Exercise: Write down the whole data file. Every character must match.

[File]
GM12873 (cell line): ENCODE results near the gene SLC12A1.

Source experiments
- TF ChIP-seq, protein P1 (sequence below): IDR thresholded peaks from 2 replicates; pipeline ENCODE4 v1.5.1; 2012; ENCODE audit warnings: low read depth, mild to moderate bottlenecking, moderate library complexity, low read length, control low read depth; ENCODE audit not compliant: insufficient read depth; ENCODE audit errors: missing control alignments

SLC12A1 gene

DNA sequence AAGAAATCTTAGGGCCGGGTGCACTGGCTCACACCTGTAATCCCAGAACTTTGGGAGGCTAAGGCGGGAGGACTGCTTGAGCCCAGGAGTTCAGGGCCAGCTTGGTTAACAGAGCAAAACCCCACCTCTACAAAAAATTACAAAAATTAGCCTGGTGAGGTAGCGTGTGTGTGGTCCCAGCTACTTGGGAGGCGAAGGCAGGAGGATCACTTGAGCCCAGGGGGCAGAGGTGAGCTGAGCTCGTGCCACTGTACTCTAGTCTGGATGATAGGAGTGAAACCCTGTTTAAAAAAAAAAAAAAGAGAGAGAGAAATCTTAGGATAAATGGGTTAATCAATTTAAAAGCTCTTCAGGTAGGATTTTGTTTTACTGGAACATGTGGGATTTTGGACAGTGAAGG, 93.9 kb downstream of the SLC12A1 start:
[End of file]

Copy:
GM12873 (cell line): ENCODE results near the gene SLC12A1.

Source experiments
- TF ChIP-seq, protein P1 (sequence below): IDR thresholded peaks from 2 replicates; pipeline ENCODE4 v1.5.1; 2012; ENCODE audit warnings: low read depth, mild to moderate bottlenecking, moderate library complexity, low read length, control low read depth; ENCODE audit not compliant: insufficient read depth; ENCODE audit errors: missing control alignments

SLC12A1 gene

DNA sequence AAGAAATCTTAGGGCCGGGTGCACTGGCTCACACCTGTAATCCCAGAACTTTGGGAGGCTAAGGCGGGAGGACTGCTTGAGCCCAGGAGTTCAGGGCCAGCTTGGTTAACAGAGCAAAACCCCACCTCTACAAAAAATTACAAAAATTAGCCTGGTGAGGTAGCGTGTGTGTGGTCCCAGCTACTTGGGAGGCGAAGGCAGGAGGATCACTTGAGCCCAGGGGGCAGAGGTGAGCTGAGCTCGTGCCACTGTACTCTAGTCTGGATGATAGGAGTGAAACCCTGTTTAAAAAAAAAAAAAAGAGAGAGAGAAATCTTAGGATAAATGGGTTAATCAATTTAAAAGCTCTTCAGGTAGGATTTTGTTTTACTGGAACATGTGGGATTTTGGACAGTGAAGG, 93.9 kb downstream of the SLC12A1 start: